Uģis Prauliņš (b.1957), above, is, like Imants Kalniņš, a man of many talents. If you listen to the Sanctus from his 2002 Missa Rigensis you will hear music written in an attractive "new consonant" style, with plainchant, 'Holy Minimalist' passages, a folk-style melody, plus plenty of lively, sometimes syncopated music. As well as classical music, the composer is involved in progressive rock music and folk music. If you fancy a little classically-tinged 'folk metal' then why not give the Latvian folk music-soaked Paganu Gadagramata a try? (More here). The spirits of the first and second pieces come together strikingly in Odo et Amo. (Howard Goodall would probably love this sort of thing.) An interesting figure.

It's a funny thing that some of the most beloved and enjoyable choral works are setting of the old Latin mass for the dead, the requiem. I would now count among them the Requiem of Ilona Breģe  (b.1959), above. Ilona herself has kindly posted this piece on YouTube so the world of the internet can get to know it and fall in love with it. It is a highly-coloured piece for soprano, tenor, chorus and orchestra that I would place in sound and spirit as being somewhat in the style of Szymanowski and Janáček's great masterpieces of choral writing, the Stabat Mater and Glagolitic Mass. That the piece was only composed in 2009 is, in my opinion, very much neither here not there. If a piece is magnificent, it's magnificent. Simple as that. The first movement is so magnificent it makes my head swim.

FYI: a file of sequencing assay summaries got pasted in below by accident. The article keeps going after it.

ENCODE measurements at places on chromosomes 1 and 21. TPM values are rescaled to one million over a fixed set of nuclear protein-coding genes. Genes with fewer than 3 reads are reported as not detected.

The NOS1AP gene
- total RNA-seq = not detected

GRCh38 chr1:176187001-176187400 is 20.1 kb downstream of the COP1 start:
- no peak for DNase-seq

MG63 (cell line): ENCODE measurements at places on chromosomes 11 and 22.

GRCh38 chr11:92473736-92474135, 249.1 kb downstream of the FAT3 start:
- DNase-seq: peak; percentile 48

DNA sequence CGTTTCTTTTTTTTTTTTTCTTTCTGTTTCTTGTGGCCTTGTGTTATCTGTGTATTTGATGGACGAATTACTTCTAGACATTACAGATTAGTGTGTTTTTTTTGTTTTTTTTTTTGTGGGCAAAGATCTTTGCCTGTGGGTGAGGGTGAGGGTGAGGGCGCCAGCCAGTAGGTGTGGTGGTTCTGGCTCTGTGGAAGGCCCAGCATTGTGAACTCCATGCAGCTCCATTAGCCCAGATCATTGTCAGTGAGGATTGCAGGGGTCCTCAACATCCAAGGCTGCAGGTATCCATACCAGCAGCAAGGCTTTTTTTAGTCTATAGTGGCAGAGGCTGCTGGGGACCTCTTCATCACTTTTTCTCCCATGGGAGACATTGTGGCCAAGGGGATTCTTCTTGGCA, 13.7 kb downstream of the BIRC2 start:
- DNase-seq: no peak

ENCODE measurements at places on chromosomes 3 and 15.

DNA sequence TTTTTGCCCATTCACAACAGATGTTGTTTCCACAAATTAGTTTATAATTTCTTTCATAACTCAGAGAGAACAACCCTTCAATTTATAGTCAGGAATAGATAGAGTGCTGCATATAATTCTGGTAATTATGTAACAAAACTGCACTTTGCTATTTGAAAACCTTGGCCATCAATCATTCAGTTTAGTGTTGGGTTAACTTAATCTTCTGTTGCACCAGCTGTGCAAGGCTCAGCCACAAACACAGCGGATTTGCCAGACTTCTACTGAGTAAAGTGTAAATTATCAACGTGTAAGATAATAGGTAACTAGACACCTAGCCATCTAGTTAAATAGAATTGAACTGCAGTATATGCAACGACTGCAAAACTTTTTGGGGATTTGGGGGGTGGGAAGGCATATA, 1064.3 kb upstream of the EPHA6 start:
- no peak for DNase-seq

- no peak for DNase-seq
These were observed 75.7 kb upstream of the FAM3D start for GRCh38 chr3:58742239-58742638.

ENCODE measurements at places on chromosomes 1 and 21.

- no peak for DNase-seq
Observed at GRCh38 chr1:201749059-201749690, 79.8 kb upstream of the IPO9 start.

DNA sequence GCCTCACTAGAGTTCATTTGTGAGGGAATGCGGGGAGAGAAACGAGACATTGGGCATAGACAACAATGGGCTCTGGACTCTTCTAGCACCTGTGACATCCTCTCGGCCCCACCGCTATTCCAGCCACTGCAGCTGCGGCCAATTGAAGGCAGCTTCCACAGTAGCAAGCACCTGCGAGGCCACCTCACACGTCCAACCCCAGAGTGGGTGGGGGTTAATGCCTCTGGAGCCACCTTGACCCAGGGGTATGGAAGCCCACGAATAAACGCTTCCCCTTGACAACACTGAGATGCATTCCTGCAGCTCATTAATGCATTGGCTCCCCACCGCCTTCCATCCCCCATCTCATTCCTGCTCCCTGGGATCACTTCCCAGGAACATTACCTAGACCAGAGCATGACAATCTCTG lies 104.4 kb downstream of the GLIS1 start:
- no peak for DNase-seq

Religious works are a strong feature of the output of Rihards Dubra (b.1964), above; indeed, he now writes only sacred works. His music clearly has much in common with that of Arvo Pärt, though he strikes me as a more Romantic composer than the much-loved Estonian. His melodies - partly-chant-like, partly Romantic -  and luminous harmonies, not to mention his Pärt-like play of consonance and dissonance, creates music that is beautiful, soothing and uplifting. A widely-known piece of the composer's is the short unaccompanied motet Oculus non vidit. Here his 'holy minimalism' is at its most minimalist, suddenly blossoming like a time-lapsed spring meadow at the end. It's quite a gem. Choral miniatures seem to abound in the composer's art, including many lovely settings of the Ave Maria. If you can resist Ave Maria V for female voices then you must have a heart of flint! Gorgeous harmonies and finely-sculpted melodies are hallmarks of his work. His Missa Simplex is a piece that suggests an affinity in that respect with the choral works of French composers like Poulenc and Duruflé - the sort of unaccompanied piece beloved of us English and our cathedral choirs - and, as this perhaps implies, Dubra's music is certainly capable of travelling well beyond the borders of his homeland. A piece commissioned by an Indonesian choir for performance in China, Stetit Angelus, has been particularly widely-performed. It is full of lovely effects, such as the suggestions of floating, overwhelming incense.   His Missa de Spiritu Sancto for chorus and organ shows the composer's characteristic fusion of medieval, Romantic and minimalist impulses at work on a larger scale.